prunus / cherry (fruit)

Perhaps one of the smallest trees these can almost scarcely be called a "tree".  While cherry trees are plentiful throughout the United States here in our northern climates the only cherries we are able to grow are what are commonly referred to as "pie cherries".  Most of the well known "sweet" cherries such as the ever popular Bing cherry are not winter hardy for our colder northern climates.  There are however many hybrid cherries that are USDA Zone 4 that perform very well in sweetness tests.  


evans bali cherry

Prunus cerasus 'Evans Bali'

Deep, dark red fruit 1" in diameter and excellent for baking and fresh eating. The fruit is much sweeter than other sour cherries. Extremely hardy buds.

Ripens in

Height: 15 - 20 ft

Spread: 10 - 12 ft

USDA Zone: 3 - 8

 

Most of the well known “sweet” cherries such as the ever popular Bing cherry are not winter hardy for our colder northern climates.
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mesabi cherry

 

Prunus 'Mesabi'

Long stemmed, red-fleshed fruits with sugar content halfway between pie cherries and 'Bing' cherries. Pyramidal tree grows to a height of 12 feet. Fruit resembles 'Meteor' but pit is smaller. Blooms in early May.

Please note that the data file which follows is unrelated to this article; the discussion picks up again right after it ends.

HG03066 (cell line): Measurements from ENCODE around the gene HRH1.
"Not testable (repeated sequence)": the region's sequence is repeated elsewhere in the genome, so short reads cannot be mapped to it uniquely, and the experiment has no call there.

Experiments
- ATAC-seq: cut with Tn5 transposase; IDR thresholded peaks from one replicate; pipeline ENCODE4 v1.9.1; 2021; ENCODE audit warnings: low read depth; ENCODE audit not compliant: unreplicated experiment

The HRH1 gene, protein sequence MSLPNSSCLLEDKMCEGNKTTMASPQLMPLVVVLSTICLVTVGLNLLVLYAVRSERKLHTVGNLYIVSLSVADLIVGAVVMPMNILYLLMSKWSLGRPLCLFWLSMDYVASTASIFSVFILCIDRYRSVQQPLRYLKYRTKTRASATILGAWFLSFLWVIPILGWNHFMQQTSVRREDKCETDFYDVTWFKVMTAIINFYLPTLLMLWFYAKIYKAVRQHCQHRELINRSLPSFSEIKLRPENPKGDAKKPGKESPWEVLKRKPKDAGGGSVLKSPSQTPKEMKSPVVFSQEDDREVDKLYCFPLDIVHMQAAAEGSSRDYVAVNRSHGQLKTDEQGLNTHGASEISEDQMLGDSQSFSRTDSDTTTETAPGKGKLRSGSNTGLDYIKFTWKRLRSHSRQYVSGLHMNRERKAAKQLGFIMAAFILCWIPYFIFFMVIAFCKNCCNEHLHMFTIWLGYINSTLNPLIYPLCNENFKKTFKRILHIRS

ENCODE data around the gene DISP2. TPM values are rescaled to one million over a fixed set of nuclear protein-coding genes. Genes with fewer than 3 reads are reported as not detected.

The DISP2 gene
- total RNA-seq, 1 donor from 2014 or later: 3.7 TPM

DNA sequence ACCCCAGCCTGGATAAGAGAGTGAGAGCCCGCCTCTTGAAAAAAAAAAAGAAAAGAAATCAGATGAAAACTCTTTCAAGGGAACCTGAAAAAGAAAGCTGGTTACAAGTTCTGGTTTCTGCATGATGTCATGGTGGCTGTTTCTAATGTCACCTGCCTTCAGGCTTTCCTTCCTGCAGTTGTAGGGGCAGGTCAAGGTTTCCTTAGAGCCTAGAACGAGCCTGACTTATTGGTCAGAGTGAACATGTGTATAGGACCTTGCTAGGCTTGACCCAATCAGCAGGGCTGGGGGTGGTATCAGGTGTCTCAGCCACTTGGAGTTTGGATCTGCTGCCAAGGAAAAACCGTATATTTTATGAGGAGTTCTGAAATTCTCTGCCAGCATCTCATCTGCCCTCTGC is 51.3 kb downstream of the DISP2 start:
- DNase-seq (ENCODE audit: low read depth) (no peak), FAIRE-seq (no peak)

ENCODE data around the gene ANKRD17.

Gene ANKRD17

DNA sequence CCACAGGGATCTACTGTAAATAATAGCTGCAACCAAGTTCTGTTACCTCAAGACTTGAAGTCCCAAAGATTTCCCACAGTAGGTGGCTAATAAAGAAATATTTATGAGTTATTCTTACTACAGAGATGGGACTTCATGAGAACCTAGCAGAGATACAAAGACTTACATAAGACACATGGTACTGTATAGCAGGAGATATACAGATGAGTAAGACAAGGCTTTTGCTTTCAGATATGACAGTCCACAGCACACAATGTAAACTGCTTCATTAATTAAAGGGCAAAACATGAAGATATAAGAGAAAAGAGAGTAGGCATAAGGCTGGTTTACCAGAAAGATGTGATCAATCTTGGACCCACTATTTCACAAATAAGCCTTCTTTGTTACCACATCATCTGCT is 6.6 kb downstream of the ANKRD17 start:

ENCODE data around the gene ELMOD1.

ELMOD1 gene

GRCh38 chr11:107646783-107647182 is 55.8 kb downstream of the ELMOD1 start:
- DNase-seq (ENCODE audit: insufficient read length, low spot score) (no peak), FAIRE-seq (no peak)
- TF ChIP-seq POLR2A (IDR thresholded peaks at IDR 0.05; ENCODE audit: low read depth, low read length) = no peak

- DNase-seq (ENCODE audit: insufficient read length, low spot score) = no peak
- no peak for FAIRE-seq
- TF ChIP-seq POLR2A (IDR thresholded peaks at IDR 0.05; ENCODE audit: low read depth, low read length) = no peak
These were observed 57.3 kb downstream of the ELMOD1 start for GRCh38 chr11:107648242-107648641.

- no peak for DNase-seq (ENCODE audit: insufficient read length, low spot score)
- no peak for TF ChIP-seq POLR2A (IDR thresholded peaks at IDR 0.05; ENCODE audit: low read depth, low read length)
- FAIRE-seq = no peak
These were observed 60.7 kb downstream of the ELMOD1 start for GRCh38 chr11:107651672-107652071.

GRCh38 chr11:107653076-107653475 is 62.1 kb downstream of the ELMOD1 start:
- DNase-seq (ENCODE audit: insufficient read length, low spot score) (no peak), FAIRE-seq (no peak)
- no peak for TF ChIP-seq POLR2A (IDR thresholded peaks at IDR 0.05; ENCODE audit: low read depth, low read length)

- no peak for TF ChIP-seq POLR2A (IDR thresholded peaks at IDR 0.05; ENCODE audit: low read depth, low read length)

Ripens in: 

Height: 10 - 14 ft

Spread: 15 - 18 ft

USDA Zone: 4 - 8


north star cherry

Prunus 'North Star'

Genetic dwarf introduced by the University of MN in 1950. Red fruit with a small stone. Very productive. A sour pie cherry. Blooms in early May.

Ripens: 

Height: 8 - 10 ft

Spread: 6 - 8 ft

USDA Zone: 4 - 8


CARE: POSITIVES & DRAWBACKS

POSITIVES:

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DRAWBACKS:

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PRUNING:

The optimal pruning time for Cherry trees is late winter and early spring before leaves emerge.

For more on identifying old wood and new wood see our page on care of woody plants.